IPCC to warn of ‘abrupt’ warming
By Richard Black
Environment correspondent, BBC News website, Valencia
Climate change may bring “abrupt and irreversible” impacts, the UN’s climate advisory panel is set to announce.
Delegates to the Intergovernmental Panel on Climate Change (IPCC) agreed a summary of its landmark report during overnight negotiations here.
Discussions were said to have been robust, with the US and other delegations keen to moderate language.
The summary will be officially launched by UN secretary-general Ban Ki-moon on Saturday.
It brings together elements of the three reports that the Nobel Prize-winning IPCC has already released this year, on the science of climate change, impacts and adaptation, and options for mitigating the problem.
Among its top-line conclusions are that climate change is “unequivocal”, that humankind’s emissions of greenhouse gases are more than 90% likely to be the main cause, and that impacts can be reduced at reasonable cost.
Probable temperature rise between 1.8C and 4C
Possible temperature rise between 1.1C and 6.4C
Sea level most likely to rise by 28-43cm
Arctic summer sea ice disappears in second half of century
Increase in heatwaves very likely
Increase in tropical storm intensity likely
The synthesis summary being discussed here in Valencia strengthens the language of those earlier reports with a warning that climate change may bring “abrupt and irreversible” impacts.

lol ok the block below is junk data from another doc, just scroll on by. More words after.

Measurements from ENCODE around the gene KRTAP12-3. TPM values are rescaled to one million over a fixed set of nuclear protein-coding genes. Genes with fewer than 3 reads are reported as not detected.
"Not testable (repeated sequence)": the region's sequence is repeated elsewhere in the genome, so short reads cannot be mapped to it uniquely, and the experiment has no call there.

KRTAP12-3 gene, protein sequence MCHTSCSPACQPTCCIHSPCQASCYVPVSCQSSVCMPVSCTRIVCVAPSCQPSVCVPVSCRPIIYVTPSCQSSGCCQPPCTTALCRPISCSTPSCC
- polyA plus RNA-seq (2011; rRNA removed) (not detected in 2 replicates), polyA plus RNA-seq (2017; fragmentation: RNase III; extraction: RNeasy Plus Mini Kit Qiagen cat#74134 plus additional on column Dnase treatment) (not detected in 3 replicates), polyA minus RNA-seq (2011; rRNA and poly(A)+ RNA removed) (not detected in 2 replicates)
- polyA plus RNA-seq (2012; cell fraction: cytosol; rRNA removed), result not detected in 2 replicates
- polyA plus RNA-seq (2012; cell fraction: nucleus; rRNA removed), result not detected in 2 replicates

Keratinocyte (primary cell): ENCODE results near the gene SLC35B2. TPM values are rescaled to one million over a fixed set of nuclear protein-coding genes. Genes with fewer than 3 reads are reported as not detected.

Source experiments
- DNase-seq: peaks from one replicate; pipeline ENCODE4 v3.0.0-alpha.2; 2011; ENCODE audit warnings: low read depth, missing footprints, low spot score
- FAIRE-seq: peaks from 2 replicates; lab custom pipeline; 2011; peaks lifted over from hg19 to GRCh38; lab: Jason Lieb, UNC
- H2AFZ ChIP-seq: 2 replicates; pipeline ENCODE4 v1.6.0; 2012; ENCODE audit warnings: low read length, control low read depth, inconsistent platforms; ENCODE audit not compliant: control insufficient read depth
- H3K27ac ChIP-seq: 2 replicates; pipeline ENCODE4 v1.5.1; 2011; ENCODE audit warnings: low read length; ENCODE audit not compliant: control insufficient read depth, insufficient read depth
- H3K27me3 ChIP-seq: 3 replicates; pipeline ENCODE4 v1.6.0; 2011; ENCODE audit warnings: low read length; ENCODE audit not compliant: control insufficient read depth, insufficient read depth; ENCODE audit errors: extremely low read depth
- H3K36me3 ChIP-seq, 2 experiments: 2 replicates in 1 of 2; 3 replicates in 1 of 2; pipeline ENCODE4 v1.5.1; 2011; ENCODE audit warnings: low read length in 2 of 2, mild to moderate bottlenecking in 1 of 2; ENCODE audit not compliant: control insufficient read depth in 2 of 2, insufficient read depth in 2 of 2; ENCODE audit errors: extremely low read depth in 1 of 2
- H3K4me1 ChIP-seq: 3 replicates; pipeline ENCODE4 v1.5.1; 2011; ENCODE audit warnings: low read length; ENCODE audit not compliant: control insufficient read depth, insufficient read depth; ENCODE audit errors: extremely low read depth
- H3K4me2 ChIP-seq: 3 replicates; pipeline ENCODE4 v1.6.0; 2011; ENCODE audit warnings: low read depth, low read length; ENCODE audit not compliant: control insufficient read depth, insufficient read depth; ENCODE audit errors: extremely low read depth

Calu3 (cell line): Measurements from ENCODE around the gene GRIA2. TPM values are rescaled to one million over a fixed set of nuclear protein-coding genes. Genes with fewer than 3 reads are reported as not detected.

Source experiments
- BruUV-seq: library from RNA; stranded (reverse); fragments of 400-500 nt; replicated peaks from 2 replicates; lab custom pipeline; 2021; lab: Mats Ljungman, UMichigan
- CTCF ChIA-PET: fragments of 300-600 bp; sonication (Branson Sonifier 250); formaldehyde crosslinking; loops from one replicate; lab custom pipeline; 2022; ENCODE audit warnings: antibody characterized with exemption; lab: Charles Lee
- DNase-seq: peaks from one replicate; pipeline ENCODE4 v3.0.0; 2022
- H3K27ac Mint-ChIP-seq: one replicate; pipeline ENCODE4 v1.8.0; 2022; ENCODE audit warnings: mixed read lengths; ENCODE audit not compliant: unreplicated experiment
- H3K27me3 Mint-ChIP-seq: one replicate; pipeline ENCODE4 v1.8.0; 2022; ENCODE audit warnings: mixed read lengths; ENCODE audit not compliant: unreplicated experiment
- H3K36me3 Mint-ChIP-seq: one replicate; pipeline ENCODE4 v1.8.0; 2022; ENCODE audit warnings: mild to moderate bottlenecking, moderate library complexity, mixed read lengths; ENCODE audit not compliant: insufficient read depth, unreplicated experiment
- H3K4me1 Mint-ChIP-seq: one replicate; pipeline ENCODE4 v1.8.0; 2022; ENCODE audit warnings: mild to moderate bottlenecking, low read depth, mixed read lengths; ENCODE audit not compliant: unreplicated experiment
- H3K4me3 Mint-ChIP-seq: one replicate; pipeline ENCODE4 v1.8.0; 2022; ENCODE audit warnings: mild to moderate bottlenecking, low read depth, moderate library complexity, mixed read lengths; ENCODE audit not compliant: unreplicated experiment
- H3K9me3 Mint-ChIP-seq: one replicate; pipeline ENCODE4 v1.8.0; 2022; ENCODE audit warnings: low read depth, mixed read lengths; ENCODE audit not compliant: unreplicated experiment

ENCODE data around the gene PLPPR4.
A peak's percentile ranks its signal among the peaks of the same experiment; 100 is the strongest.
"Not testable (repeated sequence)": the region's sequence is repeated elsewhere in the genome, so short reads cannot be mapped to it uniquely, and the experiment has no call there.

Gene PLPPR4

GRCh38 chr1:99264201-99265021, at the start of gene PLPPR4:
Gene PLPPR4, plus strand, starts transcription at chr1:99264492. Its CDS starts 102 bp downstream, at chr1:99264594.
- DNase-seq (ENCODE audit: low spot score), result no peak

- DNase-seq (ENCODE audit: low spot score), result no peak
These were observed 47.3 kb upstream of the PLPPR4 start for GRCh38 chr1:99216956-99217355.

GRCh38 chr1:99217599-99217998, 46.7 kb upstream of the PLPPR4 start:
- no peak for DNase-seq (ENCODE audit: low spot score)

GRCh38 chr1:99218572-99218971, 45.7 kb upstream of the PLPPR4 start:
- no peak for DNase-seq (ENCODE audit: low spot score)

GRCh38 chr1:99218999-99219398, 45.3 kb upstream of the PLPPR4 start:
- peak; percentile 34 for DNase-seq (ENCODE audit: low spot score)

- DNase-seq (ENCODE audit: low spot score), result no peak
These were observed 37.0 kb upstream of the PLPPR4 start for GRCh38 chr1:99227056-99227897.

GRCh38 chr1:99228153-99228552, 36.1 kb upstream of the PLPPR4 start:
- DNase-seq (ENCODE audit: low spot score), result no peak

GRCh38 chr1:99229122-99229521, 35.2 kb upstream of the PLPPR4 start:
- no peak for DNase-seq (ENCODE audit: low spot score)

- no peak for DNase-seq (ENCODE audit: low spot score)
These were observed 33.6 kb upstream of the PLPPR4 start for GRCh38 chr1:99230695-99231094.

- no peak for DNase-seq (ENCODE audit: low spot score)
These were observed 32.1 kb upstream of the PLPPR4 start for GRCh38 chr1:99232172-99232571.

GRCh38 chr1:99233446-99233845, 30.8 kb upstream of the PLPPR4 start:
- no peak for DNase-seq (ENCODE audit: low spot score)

Such impacts could include the fast melting of glaciers and species extinctions.
“Climate change is here, it’s impacting our lives and our economies, and we need to do something about it,” commented Hans Verolme, director of the climate change programme with the environmental group WWF.
“After this report, there are no politicians left who can argue they don’t know what climate change is or they don’t know what to do about it.”
At a news conference, WWF presented testimonies from “climate change witnesses” in various parts of the world.
Speaking by video link, Australian scientists and fishermen spoke of the changes they were seeing on the Great Barrier Reef. And Olav Mathis Eira, a Sami reindeer herder from Norway, said that his communities are seeing weather patterns unprecedented in their oral history.
“Winter is one and a half months later than it used to be,” he said. “We observed birds and insects that do not have a name in Sami.”
The 20-page IPCC synthesis summary is due to be accompanied by a longer, more detailed document, and discussions on that are continuing here.
The findings will feed into the next round of negotiations on the UN climate convention and Kyoto Protocol, which open in Bali on 3 December.